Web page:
Both of the starts in which Sabathia failed to complete three innings came in 2009. The first was in late-June, when he left a start against the Marlins after recording just four outs due to stiffness in his biceps. He was back on the mound five days later, holding the Mets to one run in seven innings. The other short start was his final one of that season, when the Rays rocked him for nine runs in just 2.2 IP. Five days later, he beat the Twins in Game One of the ALDS. As for the two other starts that were less than five innings, the first came in his very first start with the Yankees, and the other was that 4.2 IP start against the Red Sox last summer that got hit with a rain delay. If it hadn’t been for Mother Nature, he surely would have completed the inning. When Joe Girardi hands the ball to Sabathia, he’s getting at least five innings out of him, more than nine times out of ten. That level of reliability is impressive and incredibly valuable.

The term “innings-eater” is usually reserved for guys like Joe Blanton and Jon Garland, and all it really means is that the pitcher is capable of sucking for six or seven innings instead of four or five. Guys like Sabathia, who combine quality pitching with bulk innings are true workhorses, and you can count the number of pitchers like that on one hand. I didn’t think it would be possible for a pitcher to exceed the expectations associated with a $161M contract, but so far Sabathia has done that for the Yankees.

2011 Season Preview: Feliciano and Logan

(Charlie Neibergall/AP)

Throughout the 2000s the Yankees could not find a suitable lefty reliever. They went through such middling arms as Felix Heredia, Gabe White, C.J. Nitkowski, Buddy Groom, Wayne Franklin, Alan Embree, Ron Villone, and Mike Myers. It wasn’t until they acquired Damaso Marte in 2008 that they had a quality lefty in the pen, but even that was short-lived. Assuming he misses the whole season, he’ll have pitched just 53.1 innings for the Yankees, though that does include his masterful World Series innings. This year, for what feels like the first time in forever, the Yankees will open the season with two lefties in the pen, Boone Logan and Pedro Feliciano. Can they be better than the clown car of lefties the team has employed in the past eight years?

Best Case

Lefties make my arm hurt. (Phelan M. Ebenhack/AP)

While neither Logan nor Feliciano screams lockdown lefty, each has considerable upside. We saw that in effect last year with Logan, at least following his mid-July recall. From that point on he pitched 21.2 innings while striking out 25 and walking eight, leading to a 2.08 ERA against a 3.16 FIP. It might have been the most successful stretch of baseball in his major league career.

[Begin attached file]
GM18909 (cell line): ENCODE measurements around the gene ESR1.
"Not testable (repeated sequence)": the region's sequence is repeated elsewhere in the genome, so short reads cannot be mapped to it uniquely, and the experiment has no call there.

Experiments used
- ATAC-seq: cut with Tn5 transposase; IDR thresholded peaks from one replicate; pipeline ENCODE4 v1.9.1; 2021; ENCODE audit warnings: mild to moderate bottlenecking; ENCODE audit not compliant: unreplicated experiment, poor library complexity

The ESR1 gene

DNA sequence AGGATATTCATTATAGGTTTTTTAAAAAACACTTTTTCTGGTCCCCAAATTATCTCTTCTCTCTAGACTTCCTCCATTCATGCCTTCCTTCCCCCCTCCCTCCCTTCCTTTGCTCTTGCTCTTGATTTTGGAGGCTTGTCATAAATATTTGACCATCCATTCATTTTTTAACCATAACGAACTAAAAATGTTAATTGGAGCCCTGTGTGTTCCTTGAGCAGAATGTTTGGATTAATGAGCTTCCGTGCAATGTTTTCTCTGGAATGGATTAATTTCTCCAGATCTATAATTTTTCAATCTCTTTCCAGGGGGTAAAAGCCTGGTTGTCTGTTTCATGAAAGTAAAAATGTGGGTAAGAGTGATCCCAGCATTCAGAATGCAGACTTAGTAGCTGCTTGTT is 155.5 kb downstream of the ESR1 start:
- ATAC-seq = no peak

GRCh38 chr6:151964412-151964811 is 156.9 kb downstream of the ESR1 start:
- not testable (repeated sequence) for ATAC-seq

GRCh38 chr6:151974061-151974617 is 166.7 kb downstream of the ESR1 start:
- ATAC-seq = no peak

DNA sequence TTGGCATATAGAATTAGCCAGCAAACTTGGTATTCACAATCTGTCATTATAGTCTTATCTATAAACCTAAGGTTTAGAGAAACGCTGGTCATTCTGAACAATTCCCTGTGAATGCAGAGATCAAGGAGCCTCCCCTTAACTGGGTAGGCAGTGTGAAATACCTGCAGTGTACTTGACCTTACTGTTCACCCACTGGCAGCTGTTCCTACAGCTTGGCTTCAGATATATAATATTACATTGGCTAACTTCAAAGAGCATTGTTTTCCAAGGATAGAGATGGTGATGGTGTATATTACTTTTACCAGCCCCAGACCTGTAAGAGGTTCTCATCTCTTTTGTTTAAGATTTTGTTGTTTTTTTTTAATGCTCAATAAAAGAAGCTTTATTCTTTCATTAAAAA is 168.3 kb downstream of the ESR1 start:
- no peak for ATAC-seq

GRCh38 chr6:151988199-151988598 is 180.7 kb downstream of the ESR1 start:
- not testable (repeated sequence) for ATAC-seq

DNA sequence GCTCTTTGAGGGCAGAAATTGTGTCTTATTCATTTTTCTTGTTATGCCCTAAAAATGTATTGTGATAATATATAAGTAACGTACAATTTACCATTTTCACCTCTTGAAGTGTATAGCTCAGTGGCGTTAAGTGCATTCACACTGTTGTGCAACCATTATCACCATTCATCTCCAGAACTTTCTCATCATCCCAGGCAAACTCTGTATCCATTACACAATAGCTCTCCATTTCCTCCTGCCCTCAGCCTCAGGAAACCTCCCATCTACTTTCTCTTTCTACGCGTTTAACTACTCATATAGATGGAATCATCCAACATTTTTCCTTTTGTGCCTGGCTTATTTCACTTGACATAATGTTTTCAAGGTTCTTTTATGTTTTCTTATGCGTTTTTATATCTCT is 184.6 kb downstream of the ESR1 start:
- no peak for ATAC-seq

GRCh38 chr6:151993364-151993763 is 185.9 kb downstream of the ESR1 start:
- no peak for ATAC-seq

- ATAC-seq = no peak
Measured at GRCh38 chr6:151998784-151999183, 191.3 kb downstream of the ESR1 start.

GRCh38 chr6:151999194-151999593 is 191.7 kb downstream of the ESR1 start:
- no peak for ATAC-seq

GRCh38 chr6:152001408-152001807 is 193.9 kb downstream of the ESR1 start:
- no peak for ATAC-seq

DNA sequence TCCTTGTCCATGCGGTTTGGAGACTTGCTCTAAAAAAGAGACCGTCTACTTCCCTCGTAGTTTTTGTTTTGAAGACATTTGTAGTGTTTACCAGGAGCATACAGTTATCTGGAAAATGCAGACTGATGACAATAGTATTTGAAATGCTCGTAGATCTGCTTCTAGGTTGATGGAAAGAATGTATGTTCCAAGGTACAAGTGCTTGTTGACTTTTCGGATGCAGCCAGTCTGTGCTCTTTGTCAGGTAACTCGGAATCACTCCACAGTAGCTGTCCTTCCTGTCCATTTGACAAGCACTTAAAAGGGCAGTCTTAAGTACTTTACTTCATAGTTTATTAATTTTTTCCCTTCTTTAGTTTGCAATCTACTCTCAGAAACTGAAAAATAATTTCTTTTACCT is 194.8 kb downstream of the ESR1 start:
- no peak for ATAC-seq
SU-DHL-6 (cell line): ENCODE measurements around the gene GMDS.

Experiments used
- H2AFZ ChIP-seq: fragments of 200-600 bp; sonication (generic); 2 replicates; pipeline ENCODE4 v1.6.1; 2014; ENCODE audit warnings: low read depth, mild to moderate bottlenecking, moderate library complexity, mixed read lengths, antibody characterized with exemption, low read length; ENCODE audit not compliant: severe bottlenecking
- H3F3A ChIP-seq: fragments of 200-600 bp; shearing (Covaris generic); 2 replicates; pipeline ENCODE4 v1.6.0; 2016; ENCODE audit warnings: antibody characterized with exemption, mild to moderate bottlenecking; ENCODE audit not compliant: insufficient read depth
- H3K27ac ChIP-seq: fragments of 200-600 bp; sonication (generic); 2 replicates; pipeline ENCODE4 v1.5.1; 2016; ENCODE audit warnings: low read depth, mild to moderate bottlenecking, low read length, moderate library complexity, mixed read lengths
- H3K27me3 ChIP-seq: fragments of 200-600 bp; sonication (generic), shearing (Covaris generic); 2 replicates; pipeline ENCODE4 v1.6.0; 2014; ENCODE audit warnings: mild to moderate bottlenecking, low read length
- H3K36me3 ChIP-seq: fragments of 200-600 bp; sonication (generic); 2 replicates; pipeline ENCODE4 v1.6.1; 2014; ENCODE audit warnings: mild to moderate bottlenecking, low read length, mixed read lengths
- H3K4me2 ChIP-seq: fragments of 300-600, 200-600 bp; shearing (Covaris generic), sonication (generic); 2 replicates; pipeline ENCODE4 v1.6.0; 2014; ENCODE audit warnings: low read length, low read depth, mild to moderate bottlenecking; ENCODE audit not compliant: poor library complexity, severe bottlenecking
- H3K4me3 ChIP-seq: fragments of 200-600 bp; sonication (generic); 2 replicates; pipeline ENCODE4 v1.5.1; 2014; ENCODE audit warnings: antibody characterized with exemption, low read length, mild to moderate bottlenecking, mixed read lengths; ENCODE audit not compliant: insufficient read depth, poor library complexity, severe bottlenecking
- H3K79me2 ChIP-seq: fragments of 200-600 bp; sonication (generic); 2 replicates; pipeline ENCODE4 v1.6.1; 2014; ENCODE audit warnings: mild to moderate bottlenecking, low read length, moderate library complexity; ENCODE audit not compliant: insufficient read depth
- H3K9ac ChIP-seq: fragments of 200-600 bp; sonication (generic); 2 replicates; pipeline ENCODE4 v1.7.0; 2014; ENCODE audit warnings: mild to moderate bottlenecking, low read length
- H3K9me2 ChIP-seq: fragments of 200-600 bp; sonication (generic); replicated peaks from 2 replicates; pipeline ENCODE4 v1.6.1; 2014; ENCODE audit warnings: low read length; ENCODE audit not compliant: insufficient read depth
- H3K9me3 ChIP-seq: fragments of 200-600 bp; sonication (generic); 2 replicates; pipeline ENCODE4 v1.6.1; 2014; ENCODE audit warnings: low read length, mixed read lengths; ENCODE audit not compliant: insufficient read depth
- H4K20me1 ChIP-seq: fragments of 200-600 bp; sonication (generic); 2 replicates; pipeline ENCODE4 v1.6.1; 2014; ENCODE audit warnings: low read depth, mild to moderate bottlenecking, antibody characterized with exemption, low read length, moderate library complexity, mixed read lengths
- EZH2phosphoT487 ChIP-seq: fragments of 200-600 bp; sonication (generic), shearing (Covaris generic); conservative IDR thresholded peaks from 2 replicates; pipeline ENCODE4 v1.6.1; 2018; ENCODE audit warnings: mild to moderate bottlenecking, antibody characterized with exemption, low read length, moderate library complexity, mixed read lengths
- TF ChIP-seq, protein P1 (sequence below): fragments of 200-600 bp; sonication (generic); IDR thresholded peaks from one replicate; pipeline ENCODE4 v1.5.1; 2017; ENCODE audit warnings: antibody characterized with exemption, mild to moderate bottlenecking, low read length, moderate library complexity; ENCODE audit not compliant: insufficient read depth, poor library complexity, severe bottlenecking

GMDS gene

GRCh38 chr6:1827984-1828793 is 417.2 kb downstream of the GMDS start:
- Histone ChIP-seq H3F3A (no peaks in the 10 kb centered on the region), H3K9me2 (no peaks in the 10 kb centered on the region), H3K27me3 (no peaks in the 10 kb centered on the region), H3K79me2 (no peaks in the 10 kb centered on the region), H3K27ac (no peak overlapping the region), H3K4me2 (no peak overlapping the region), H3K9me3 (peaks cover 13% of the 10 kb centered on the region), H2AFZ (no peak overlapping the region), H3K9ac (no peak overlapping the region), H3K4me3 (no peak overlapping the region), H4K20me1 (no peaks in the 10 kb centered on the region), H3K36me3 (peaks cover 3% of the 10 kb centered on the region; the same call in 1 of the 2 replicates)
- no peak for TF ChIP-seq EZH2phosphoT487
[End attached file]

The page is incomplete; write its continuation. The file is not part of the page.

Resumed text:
In the best case scenario Logan becomes a lefty who can pitch a full inning. That is, he can take both the lefties and the righties in the lineup with aplomb. That necessarily means relying more on his changeup, since the slider carries a large platoon split. But best case, Logan feels more comfortable throwing the changeup to righties, which makes his 93 mph fastball a bit more effective.

Logan’s ability to take on a setup role would allow Pedro Feliciano to match up against lefties only, which is likely his optimal role at this point. Even in his best years Feliciano hasn’t handled righties particularly well. Now that he’s 34 there’s little chance that he suddenly develops the skill. He has, of course, thoroughly dominated lefties. Even in 2008, his worst season since returning from Japan, he struck out 34 of 119 lefties faced while walking only eight. He might be good for only a batter, or two with an intentionally walked righty in between, but if he can shut down the league’s best lefty hitters the Yankees will have a quality return on their $8 million investment.

Worst Case

This is where things get ugly. While Logan impressed in the second half, his first half left plenty to be desired. At that point he looked like the Logan who had spend most of 2009 in AAA. He walked 12 in 18.1 IP while striking out just 13. Since the success we’ve seen from Logan comes in a very small sample, it’s entirely possible that he reverts to his walk-happy, homer-happy ways. That would leave the Yanks in a bind, since he’s out of options. Do they wait around for his stuff to return to second-half 2010 levels? Or do they cut bait and start the Scranton bullpen shuttle?

With Feliciano the worst case is a bit tougher. If he’s healthy it’s tough to see him performing poorly against lefties, since he has thoroughly dominated them. Instead, his worst case involves the Yankees paying the price for the Mets’ heavy usage. Who leads the majors in appearances during the last three years? That’s Feliciano, with 28 more innings than the next closest reliever, Carlos Marmol. In fact, there are only three other relievers within 50 appearances of Feliciano’s three-year total. While he ranks 49th during that span in terms of batters faced, he still warmed up and got into all those games. That has to take a toll on the arm.

Feliciano has developed a reputation as a guy with a rubber arm, but we’ve seen some of those guys go down in recent years. Scot Shields provides the most prominent example. That is to say that arms of rubber do eventually break. Feliciano is getting to an age where that might become a concern. While injury is a legitimate risk for every pitcher, it seems to be a greater risk for a 34-year-old pitcher who has appeared in at least 86 games in each of the last three seasons.

What’s Likely To Happen

If both Logan and Feliciano stay healthy they’ll likely both provide options against the tough lefties in the lineup. Maybe the lesser of the two can take two lefties, separated by a righty, towards the bottom of the order, while the greater takes the Adrian Gonzalez or the Travis Snider (he’s going to have a big year) of the lineup.

It’s not likely that Logan figures out righties, both because of his fastball-slider repertoire and his history of abysmal performances against them. His fastball can make you dream about him mowing down Carl Crawford, Dustin Pedroia, and Adrian Gonzalez 1-2-3, but his history does not suggest it. Chances are he and Feliciano would go about it similarly: pitch to Crawford, pitch around Pedroia, and attack Gonzalez inside.

While the Yankees do have two quality lefties in the bullpen to open the season, they are still LOOGYs. That limits bullpen flexibility. The Yankees do have four solid righties behind them, which helps, but it still doesn’t make Logan or Feliciano any more effective against righties. The Yankees figure to get plenty of use out of them, but don’t expect them to pitch full shutdown innings. Nothing to see here: they’re just here for the lefties.